Jewish New Year: Israel's population nears 8M mark

Data published Tuesday by the Central Bureau of Statistics (CBS) reveals that on the eve of Rosh Hashanah 5773 (2012), the population of Israel numbers approximately 7,933,200– with 5,978,600 Jews, 1,636,600 Arabs, and approximately 318,000 persons categorized as "others".

In addition, there are some 203,000 foreign workers currently living in Israel.

The data further revealed that at the end of 2011, Israel's population numbered 7.837 million: Of those, 5.907 million were Jews (75.4%), 1.611 million were Arabs (20.5%), and another 318,000 were Others (4.1%).

This means that the growth rate of the total population during 2011 was 1.8%, similar to the previous eight years. A similar rate of growth was prevalent in Israel during the 1980's, when there was a low rate of immigration.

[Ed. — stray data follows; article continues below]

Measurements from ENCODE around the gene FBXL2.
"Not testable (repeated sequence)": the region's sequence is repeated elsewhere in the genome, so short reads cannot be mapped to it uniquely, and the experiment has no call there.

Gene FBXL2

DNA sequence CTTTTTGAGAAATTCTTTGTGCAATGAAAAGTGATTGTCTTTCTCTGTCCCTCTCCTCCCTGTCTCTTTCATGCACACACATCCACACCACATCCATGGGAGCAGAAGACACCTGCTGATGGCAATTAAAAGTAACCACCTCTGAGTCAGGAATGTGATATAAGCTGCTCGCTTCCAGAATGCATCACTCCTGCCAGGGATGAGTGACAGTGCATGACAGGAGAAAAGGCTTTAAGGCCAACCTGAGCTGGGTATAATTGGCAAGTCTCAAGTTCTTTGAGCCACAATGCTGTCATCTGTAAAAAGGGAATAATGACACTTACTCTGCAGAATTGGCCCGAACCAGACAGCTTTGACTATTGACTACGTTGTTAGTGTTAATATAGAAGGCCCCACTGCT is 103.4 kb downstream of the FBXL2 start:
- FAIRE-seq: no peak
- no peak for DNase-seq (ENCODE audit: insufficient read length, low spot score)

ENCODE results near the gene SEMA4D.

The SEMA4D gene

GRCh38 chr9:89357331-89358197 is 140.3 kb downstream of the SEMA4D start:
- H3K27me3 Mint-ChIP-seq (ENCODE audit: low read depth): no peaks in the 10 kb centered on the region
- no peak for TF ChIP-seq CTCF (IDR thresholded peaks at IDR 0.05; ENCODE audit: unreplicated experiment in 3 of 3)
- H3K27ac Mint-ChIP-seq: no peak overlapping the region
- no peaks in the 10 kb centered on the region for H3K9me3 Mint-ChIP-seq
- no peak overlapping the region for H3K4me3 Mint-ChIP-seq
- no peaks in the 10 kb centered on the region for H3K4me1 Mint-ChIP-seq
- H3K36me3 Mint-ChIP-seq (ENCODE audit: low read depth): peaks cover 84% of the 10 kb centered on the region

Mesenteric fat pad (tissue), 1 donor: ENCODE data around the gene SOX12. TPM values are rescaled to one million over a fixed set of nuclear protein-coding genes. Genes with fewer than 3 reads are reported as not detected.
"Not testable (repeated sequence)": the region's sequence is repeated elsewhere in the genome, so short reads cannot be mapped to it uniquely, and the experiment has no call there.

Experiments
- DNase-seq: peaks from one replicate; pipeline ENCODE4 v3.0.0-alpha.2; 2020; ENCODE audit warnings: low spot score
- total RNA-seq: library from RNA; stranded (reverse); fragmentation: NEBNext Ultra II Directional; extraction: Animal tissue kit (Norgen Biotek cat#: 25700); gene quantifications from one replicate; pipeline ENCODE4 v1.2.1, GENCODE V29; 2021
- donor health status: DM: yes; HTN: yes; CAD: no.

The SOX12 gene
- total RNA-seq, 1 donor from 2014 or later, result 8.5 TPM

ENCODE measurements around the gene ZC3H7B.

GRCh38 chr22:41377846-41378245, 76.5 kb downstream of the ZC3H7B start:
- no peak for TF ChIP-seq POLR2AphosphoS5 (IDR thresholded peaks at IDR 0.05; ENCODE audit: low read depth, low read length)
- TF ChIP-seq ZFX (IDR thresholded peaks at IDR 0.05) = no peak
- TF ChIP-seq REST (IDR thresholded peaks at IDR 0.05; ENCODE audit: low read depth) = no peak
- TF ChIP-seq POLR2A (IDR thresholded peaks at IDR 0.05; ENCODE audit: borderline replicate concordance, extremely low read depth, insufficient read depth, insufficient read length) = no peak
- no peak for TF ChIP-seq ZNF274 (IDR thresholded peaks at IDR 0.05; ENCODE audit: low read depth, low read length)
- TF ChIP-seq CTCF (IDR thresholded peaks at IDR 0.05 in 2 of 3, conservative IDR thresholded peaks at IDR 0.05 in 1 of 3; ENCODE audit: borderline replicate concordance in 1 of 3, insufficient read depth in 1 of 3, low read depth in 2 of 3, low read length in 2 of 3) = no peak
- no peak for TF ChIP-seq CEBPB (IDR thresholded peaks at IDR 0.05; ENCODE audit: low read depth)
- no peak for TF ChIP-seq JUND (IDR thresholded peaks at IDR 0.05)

In the 1990's, years with a high rate of immigration from the Former Soviet Union, the average rate of growth was approximately 3% per year.

In 2011, the rate of growth of the Jewish population was 1.8% (similar to previous years), of the Arab population – 2.4% (a decrease from 3.4% during 1996–2000). The population of "Others" was unchanged.

The rate of growth of the Moslem population was 2.5%, of the Christian population – 1.3%, and of the Druze population – 1.7%.

The Israeli population is considered a relatively younger population than that of Western countries.

In 2011, the percentage of children aged 0-14 in Israel was 28.2% and the percentage of those aged 65 and over was 10.3%, compared to 18.5% and 15% on average in OECD member countries, respectively.

The share of those aged 75 and over among the Israeli population grew moderately over the years: 4.8% in 2011, compared with 3.8% at the beginning of the nineties.

Among Jews, the share of those aged 75 and over was relatively higher (5.9% in 2011, compared with 4.4% at the beginning of the nineties).


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